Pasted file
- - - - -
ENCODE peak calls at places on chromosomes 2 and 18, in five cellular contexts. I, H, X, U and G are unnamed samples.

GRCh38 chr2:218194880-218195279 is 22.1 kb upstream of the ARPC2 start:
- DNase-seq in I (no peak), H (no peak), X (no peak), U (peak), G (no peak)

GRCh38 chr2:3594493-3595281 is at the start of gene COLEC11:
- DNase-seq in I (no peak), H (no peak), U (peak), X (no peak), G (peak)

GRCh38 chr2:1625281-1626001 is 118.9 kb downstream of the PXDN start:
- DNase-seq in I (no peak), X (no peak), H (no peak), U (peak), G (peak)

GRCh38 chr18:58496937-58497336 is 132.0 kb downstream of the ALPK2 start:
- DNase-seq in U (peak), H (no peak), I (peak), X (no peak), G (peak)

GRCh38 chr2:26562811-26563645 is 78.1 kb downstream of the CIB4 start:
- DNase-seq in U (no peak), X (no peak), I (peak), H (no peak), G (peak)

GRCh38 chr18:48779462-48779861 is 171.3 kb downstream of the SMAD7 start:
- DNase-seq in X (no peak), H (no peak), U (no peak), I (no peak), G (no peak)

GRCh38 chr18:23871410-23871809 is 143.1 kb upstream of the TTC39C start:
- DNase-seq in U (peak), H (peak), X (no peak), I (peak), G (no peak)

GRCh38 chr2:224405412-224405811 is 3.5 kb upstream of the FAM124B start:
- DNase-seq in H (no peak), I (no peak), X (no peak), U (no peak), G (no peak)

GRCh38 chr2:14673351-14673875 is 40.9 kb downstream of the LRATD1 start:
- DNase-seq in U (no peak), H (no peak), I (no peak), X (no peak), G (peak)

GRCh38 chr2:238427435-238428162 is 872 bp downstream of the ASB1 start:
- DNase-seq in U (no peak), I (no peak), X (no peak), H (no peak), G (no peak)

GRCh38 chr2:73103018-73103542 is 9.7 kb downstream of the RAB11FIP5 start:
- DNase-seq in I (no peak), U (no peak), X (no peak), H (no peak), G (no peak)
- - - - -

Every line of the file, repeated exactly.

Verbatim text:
ENCODE peak calls at places on chromosomes 2 and 18, in five cellular contexts. I, H, X, U and G are unnamed samples.

GRCh38 chr2:218194880-218195279 is 22.1 kb upstream of the ARPC2 start:
- DNase-seq in I (no peak), H (no peak), X (no peak), U (peak), G (no peak)

GRCh38 chr2:3594493-3595281 is at the start of gene COLEC11:
- DNase-seq in I (no peak), H (no peak), U (peak), X (no peak), G (peak)

GRCh38 chr2:1625281-1626001 is 118.9 kb downstream of the PXDN start:
- DNase-seq in I (no peak), X (no peak), H (no peak), U (peak), G (peak)

GRCh38 chr18:58496937-58497336 is 132.0 kb downstream of the ALPK2 start:
- DNase-seq in U (peak), H (no peak), I (peak), X (no peak), G (peak)

GRCh38 chr2:26562811-26563645 is 78.1 kb downstream of the CIB4 start:
- DNase-seq in U (no peak), X (no peak), I (peak), H (no peak), G (peak)

GRCh38 chr18:48779462-48779861 is 171.3 kb downstream of the SMAD7 start:
- DNase-seq in X (no peak), H (no peak), U (no peak), I (no peak), G (no peak)

GRCh38 chr18:23871410-23871809 is 143.1 kb upstream of the TTC39C start:
- DNase-seq in U (peak), H (peak), X (no peak), I (peak), G (no peak)

GRCh38 chr2:224405412-224405811 is 3.5 kb upstream of the FAM124B start:
- DNase-seq in H (no peak), I (no peak), X (no peak), U (no peak), G (no peak)

GRCh38 chr2:14673351-14673875 is 40.9 kb downstream of the LRATD1 start:
- DNase-seq in U (no peak), H (no peak), I (no peak), X (no peak), G (peak)

GRCh38 chr2:238427435-238428162 is 872 bp downstream of the ASB1 start:
- DNase-seq in U (no peak), I (no peak), X (no peak), H (no peak), G (no peak)

GRCh38 chr2:73103018-73103542 is 9.7 kb downstream of the RAB11FIP5 start:
- DNase-seq in I (no peak), U (no peak), X (no peak), H (no peak), G (no peak)